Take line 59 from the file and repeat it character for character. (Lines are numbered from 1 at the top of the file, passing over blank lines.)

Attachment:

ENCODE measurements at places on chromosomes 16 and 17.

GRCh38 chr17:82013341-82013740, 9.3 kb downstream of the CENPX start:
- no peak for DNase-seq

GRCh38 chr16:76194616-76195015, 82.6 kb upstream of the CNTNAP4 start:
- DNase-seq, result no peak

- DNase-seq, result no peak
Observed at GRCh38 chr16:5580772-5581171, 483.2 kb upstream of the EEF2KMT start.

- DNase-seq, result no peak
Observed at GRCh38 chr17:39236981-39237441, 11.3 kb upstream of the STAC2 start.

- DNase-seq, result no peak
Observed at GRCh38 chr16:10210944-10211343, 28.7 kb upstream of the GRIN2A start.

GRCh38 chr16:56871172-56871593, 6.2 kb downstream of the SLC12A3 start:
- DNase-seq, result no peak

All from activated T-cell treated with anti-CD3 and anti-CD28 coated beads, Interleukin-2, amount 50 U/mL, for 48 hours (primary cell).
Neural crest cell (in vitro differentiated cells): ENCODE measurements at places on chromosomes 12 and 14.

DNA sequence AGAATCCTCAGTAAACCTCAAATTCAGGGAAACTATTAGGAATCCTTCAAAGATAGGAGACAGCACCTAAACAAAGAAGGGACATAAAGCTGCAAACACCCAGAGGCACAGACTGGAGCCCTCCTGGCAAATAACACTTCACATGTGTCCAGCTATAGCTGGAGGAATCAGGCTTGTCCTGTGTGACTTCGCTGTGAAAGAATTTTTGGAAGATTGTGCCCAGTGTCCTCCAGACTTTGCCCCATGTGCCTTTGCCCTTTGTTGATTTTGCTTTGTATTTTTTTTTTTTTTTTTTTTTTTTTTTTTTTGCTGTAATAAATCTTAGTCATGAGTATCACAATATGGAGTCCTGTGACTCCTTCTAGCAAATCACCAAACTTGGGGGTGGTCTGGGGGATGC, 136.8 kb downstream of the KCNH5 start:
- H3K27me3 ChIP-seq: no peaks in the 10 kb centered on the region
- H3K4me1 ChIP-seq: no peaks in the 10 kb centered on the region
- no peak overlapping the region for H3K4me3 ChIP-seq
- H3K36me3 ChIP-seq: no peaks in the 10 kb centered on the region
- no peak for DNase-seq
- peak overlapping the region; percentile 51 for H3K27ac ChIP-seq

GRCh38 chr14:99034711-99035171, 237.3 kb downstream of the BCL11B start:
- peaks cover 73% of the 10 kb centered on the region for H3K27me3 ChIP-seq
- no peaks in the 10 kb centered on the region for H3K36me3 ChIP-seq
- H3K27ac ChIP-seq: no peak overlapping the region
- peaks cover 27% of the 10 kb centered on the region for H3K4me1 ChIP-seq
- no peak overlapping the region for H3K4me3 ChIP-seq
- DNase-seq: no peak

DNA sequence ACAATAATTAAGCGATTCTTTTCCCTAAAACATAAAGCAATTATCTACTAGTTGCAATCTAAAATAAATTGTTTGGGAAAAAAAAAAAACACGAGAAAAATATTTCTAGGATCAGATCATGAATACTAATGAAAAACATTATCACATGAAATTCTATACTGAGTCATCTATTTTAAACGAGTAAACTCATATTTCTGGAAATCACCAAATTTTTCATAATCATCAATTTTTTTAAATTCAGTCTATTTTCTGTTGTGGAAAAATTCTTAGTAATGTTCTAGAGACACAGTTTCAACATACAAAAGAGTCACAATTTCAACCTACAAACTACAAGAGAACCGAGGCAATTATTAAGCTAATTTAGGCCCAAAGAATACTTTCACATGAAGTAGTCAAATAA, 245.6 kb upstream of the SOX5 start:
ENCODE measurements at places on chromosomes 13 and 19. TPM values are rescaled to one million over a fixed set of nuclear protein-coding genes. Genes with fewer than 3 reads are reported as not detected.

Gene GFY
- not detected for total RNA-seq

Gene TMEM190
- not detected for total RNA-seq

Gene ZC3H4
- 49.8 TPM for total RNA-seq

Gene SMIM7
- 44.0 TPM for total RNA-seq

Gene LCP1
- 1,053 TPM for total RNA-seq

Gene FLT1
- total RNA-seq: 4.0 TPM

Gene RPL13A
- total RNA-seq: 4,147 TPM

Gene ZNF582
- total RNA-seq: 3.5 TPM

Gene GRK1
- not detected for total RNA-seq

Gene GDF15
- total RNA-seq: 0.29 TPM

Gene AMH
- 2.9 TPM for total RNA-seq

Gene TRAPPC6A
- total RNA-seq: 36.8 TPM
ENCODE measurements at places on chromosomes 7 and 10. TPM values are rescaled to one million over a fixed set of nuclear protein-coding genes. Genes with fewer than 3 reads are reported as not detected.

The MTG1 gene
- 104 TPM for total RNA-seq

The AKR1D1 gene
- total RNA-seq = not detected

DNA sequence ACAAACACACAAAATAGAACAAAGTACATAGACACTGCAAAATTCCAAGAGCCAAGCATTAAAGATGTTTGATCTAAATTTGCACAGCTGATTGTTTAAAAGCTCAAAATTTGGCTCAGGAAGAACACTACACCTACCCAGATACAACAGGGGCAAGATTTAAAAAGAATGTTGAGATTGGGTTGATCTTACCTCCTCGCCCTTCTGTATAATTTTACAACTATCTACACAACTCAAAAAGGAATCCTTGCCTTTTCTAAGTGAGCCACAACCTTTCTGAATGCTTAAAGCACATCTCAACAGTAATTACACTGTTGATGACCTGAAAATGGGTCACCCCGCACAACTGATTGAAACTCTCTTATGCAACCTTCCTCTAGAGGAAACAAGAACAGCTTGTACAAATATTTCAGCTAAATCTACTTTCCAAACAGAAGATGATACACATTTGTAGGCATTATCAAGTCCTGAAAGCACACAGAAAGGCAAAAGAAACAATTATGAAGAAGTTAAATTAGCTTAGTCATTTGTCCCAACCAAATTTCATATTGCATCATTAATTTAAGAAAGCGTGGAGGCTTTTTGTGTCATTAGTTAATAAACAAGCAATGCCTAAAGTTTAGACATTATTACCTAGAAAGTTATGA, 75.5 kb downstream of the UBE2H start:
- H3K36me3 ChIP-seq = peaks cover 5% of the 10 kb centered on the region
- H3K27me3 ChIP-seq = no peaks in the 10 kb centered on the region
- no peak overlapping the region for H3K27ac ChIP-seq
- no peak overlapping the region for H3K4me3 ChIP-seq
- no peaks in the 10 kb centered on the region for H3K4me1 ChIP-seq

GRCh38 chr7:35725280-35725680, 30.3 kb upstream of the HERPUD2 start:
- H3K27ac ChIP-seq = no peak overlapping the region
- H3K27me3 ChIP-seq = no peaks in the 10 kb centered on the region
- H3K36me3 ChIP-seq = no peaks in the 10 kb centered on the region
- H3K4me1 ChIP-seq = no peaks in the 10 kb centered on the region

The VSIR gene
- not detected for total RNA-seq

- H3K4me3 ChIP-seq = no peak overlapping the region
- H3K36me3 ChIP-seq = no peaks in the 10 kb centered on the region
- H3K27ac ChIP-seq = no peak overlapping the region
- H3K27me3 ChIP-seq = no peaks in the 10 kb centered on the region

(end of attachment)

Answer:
The AKR1D1 gene